Gender, Justice, and Accountability: Atrocity Crimes and the Protection of Witnesses and Survivors

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Integrating an intersectional gender analysis is critical to understanding how certain crimes have a differentiated impact on people. Women and girls are particularly vulnerable to violations in crises and conflict situations and face significant barriers in accessing justice, whether they are victims, witnesses, alleged offenders, or detained. Men and boys face a range of gendered violations in conflict where they are at higher risk of detention, recruitment and use in armed forces and armed groups, and extrajudicial execution. Men, like women, suffer interconnected harms in these situations, which also include the risk of conflict-related sexual violence. It is thus critical to develop and implement strategies to ensure that justice and accountability measures address structural gender factors and cover the full range of violations faced on account of sex and gender.

Join Women In International Security (WIIS) and the Embassy of Liechtenstein on December 12 at 10:00 AM (EST) for a virtual discussion on gender and international criminal justice. Experts from the United Nations, United States Government, and civil society will discuss how a gender perspective can be integrated into existing efforts to promote justice and accountability, including witness protection measures across the conflict cycle, and the impact that a lack of special measures could have on women’s access to justice.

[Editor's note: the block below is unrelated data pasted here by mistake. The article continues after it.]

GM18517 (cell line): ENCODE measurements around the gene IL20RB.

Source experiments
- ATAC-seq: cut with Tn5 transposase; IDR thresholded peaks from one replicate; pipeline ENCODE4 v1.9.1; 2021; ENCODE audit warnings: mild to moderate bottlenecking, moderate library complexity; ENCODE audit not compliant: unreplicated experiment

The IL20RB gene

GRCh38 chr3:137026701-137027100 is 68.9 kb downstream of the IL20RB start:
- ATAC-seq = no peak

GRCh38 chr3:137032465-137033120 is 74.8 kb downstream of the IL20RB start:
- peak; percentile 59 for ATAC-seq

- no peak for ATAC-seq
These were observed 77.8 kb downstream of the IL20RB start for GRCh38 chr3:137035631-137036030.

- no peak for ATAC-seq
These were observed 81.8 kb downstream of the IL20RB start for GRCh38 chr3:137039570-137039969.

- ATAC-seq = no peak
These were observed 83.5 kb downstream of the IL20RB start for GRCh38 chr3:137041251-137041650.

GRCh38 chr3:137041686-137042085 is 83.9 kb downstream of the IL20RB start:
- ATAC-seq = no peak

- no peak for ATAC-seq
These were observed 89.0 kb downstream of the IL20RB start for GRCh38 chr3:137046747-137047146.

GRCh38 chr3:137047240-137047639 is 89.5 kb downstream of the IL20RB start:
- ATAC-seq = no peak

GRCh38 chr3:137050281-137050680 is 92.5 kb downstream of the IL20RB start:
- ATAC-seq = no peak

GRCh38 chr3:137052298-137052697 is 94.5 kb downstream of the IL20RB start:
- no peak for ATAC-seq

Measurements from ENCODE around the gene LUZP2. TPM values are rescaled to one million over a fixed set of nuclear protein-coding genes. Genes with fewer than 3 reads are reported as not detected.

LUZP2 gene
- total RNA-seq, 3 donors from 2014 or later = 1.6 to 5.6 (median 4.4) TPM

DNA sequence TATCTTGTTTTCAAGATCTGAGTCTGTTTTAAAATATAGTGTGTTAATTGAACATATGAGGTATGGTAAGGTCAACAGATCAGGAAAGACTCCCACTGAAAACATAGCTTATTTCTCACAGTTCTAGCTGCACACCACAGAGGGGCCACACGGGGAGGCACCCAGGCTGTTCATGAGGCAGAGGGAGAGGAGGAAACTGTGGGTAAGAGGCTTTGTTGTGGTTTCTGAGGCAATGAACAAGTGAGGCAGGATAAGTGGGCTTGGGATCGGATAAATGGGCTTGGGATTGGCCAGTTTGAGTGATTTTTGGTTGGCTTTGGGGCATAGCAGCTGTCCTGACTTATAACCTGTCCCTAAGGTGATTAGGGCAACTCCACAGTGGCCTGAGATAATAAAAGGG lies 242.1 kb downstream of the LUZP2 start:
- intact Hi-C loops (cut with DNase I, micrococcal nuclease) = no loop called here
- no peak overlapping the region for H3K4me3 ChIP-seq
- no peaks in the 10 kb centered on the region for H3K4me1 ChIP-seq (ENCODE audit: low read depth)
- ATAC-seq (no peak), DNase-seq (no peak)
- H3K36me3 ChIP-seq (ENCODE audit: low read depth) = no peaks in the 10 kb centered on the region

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Introductory Remarks
H.E. Ambassador Georg Sparber, Ambassador of Liechtenstein to the U.S.

Catherine Marchi-Uhel
Head of the International, Impartial and Independent Mechanism (IIIM – Syria), United Nations

Susan Notar

Senior Advisor at U.S. Department of State, Office of Global Criminal Justice, Middle East Team

Wai Wai Nu
Rohingya Burmese Activist and Founder and Director, Women’s Peace Network

Naomi Kiko (invited)
Director, Simon-Skjodt Center for the Prevention of Genocide

Ariela Blätter, President and CEO, Women In International Security